The growing digital economy continues to take hold around the globe and constantly introduces new challenges for manufacturers. As consumers, it is mind boggling how many tasks can now be completed via our smartphones including scheduling a car ride, booking a flight, buying products or watching a film. Enabled by new technologies, social media and powerful mobile devices, customers gain instant access to information and now expect manufacturing companies to create more personalized and digitally connected products. As a result, manufacturers are pressured, more than ever before, to create innovative, digitally enabled products with value added services that deliver top line revenue growth and bottom line cost savings.

Are you ready for a digital transformation?

There are numerous books, articles and other sources of information that provide an understanding of the new digital technologies transforming the global economy. Additionally, there are various definitions and terms including Industry 4.0. “The Second Machine Age,” “The Fourth Industrial Revolution,” “Smart Factories,” and more. All of this information and rapid change is causing complexity for manufacturers as they make decisions in creating stronger customer relationships, boosting product innovation, maximizing production efficiency and improving profit margins. The good news is that many manufacturers have already made great strides in their digital efforts without realizing it. So, where should manufacturers focus efforts, if a strategic digital plan is not already in place?

To progress a manufacturer’s digital transformation for success in today’s economy, here are three areas to strongly consider:

1. Increase Demand Planning Accuracy

Many situations can affect future product demand including seasonal trends, customer buying patterns, unexpected weather events and competitive product innovation. Historically, many manufacturing firms have created forecasting processes with information that includes outdated demand patterns. In the digital economy, it’s essential that firms access real-time customer and consumer behavior to illuminate changing patterns and adjust supply chain responses to better meet customer expectations. With the technology available today and quicker access to information, more precise demand tracking and monitoring allows for appropriate and timely adjustments to better meet customer demands and lower inventory levels.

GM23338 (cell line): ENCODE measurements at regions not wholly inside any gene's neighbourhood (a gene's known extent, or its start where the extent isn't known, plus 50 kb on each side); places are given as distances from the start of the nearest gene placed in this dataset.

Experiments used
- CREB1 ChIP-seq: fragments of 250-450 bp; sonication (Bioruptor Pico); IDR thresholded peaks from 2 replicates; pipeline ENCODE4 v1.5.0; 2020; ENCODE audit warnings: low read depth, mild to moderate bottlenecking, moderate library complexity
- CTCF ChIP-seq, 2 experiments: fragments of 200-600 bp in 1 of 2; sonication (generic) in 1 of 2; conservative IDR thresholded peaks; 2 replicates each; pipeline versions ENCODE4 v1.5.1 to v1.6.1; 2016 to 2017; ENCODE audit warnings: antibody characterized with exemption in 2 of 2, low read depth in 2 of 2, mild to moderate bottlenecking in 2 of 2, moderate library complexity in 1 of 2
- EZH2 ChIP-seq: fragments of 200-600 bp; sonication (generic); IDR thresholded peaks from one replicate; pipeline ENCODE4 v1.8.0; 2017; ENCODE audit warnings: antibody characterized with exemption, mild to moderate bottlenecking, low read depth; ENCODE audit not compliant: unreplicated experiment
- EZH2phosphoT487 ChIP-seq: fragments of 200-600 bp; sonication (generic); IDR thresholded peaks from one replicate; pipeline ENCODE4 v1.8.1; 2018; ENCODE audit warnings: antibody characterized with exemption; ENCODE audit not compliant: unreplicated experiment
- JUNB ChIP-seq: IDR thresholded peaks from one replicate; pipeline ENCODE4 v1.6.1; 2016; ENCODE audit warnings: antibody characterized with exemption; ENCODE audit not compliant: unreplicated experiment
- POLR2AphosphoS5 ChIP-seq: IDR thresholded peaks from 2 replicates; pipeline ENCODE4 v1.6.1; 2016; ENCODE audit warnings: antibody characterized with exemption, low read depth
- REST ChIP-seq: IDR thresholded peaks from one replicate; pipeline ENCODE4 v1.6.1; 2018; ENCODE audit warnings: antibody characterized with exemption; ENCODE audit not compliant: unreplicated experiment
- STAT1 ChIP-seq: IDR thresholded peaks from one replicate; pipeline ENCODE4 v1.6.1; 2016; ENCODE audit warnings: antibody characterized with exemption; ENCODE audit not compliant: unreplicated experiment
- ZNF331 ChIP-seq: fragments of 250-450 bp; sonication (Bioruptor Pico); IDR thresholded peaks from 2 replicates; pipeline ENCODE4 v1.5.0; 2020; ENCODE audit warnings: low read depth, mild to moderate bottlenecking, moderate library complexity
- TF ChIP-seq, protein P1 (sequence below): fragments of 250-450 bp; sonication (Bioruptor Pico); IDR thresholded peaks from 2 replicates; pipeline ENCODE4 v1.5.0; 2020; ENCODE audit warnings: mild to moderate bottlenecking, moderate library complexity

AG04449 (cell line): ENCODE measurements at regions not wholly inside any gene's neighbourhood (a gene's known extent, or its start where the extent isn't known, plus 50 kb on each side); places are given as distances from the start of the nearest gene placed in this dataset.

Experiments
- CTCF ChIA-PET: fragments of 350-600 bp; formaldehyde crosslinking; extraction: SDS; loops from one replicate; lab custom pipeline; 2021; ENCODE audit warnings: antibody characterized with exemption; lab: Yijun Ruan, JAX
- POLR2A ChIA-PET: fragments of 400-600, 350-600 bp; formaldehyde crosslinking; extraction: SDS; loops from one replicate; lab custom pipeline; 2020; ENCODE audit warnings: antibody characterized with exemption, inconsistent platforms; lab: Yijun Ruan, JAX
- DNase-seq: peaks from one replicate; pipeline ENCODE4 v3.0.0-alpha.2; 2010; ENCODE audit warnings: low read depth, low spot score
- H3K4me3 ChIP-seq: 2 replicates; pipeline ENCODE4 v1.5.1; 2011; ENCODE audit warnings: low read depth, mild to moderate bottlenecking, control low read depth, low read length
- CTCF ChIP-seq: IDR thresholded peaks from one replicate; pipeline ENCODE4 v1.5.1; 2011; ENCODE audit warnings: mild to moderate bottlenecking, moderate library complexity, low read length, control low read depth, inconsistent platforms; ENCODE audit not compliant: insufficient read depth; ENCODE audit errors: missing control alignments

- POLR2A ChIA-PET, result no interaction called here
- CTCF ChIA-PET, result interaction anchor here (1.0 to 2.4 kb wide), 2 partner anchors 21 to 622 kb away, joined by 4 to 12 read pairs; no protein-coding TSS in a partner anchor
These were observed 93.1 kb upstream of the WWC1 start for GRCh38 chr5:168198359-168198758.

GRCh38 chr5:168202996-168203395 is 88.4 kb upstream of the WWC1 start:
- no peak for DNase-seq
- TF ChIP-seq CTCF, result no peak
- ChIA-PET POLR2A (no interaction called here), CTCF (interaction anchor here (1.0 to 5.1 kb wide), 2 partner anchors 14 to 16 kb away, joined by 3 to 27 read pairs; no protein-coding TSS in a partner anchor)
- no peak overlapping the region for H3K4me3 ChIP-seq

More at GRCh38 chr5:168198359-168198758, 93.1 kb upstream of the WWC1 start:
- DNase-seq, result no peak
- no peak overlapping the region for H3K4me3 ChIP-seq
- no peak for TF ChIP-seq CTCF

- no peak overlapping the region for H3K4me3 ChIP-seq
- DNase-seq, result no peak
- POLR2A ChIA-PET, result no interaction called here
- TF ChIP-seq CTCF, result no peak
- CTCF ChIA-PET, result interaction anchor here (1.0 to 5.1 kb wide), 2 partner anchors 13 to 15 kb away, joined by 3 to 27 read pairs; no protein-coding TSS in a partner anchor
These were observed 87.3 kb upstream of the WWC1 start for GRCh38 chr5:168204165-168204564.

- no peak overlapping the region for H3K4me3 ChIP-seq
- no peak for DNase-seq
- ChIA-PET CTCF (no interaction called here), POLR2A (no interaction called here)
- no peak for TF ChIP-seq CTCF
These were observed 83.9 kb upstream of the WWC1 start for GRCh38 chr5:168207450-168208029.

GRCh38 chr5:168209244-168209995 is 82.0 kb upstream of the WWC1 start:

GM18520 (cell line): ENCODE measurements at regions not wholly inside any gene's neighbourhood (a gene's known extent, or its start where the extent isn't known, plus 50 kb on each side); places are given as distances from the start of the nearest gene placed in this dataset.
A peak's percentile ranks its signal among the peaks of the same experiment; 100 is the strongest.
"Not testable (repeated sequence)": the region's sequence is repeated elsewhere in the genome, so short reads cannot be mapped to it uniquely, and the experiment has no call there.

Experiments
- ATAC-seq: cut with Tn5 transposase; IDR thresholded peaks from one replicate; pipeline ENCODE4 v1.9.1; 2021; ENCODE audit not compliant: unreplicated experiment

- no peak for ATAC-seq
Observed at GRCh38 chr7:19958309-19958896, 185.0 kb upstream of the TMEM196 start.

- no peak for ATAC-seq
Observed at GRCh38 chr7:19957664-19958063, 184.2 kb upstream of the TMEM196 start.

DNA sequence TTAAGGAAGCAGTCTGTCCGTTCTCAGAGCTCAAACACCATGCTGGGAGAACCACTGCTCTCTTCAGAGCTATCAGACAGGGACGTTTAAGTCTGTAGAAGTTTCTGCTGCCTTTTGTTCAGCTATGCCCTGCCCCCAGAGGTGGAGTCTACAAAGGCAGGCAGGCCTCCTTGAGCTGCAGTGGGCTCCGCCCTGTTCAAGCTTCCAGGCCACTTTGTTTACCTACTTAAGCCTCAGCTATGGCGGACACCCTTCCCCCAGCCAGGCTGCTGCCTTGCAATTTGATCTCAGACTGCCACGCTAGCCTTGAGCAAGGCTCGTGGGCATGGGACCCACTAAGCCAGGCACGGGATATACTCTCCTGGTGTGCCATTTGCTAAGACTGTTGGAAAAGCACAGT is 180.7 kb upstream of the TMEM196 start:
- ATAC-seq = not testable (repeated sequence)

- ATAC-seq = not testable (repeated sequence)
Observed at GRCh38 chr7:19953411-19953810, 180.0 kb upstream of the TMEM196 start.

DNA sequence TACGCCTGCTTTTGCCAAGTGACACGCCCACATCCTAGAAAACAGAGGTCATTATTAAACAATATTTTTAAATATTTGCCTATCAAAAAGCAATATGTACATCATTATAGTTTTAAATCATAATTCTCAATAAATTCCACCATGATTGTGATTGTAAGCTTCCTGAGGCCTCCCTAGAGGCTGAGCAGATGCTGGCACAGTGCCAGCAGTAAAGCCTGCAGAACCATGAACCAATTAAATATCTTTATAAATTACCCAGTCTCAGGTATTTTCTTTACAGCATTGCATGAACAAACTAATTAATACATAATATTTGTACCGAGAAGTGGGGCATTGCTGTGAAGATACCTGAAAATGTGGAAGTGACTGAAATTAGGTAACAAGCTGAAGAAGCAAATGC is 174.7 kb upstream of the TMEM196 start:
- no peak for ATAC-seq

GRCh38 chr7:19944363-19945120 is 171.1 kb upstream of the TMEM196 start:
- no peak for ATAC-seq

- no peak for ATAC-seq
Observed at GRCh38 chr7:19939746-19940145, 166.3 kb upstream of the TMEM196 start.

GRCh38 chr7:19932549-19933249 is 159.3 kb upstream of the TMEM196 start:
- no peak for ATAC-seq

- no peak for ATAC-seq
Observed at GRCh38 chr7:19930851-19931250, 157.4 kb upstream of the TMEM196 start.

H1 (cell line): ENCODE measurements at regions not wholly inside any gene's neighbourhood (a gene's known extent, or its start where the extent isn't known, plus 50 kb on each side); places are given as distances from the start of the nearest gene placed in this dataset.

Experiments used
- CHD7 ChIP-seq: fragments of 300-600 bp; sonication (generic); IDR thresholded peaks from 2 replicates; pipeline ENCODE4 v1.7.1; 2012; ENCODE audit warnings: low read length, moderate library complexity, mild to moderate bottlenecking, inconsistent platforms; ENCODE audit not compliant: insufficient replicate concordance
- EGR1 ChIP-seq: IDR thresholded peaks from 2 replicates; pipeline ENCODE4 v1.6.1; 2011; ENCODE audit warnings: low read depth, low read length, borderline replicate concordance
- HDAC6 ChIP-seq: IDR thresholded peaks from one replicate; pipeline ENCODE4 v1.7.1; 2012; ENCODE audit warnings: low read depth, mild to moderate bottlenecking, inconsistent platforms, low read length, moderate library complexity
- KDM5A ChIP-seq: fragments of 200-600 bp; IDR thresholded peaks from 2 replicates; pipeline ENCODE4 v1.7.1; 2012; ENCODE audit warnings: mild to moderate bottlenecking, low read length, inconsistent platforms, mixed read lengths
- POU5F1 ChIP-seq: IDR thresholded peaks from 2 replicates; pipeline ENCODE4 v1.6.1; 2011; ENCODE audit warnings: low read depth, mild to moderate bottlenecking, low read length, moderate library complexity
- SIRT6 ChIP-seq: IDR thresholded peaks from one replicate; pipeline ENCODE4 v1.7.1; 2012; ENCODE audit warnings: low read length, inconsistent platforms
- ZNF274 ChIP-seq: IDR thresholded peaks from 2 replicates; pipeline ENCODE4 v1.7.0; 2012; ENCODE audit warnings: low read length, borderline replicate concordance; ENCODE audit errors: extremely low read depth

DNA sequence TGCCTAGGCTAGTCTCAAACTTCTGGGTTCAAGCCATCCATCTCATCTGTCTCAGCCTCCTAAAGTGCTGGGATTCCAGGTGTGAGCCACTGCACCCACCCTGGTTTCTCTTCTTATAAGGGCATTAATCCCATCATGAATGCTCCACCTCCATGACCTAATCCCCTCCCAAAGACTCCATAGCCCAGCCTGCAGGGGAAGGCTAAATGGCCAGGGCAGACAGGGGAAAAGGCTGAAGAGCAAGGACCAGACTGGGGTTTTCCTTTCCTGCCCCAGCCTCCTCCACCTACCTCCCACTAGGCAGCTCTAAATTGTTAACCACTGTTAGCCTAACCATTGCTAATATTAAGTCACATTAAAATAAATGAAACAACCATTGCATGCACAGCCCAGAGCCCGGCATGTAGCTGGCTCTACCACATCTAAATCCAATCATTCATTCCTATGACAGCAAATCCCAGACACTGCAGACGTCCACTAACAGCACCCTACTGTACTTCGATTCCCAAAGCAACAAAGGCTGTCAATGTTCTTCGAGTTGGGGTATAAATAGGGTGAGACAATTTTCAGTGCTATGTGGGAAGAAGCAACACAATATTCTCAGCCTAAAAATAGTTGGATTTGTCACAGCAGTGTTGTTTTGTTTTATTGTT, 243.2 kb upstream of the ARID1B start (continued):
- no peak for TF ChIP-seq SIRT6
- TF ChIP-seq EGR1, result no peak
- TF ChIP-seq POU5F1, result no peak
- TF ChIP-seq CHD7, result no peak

2. Improve Global Supply Chain Performance

Adopting a comprehensive view of the global supply chain, from raw material suppliers, transportation partners, retailers and others, manufacturers can maximize supply chain performance. According to AT Kearney, “Supply chain managers see greater transparency leading to better decision making as the main benefit of going digital.” Quicker access to possible supply chain disruptions can determine if products are available when and where customers require. Additionally, customer relationships can be further strengthened by digitally collecting and sharing supply chain information like inventory availability and shipment status. With greater capabilities, supply chain trading partners gain enhanced data access, collaboration and analytics resulting in lower costs and improved product availability.

3. Develop Digitally Connected Products

Manufacturing executives should be aware that digitally connected products will impact the way products and services are sold along with improving operations. A good first step to consider is the use of Internet of Things (IoT) for obtaining greater insight into asset utilization. Manufactures should then consider digitally connecting end products to provide their customers expert predictive services including predictive maintenance capabilities. As a result, leading organizations in this digital transformation can use new data to gain deeper insights and make real-time operational decisions along with creating new value for their customer’s operations.

So, how far along is your organization’s digital transformation? Maybe at the point of considering or deploying rapid response ERP and other enterprise systems? Or, considering advanced technologies like machine learning, blockchain, data lakes or other initiatives? Now is the time to consider digital innovations for improving production efficiency, maximizing global supply chain performance and becoming an Effective Enterprise.

Thriving in the Manufacturing Digital Economy, Industry TodayAbout Author Brent Dawkins:
Brent is QAD’s Director of Product Marketing with over 20 years of manufacturing and supply chain experience. In his spare time, you can find him hiking the Rocky Mountains of Colorado, coaching youth hockey or enjoying time with family.

Previous articleNew Jersey-Based Manufacturers Reveal Top Issues
Next articleHow Can America Improve Highway Infrastructure?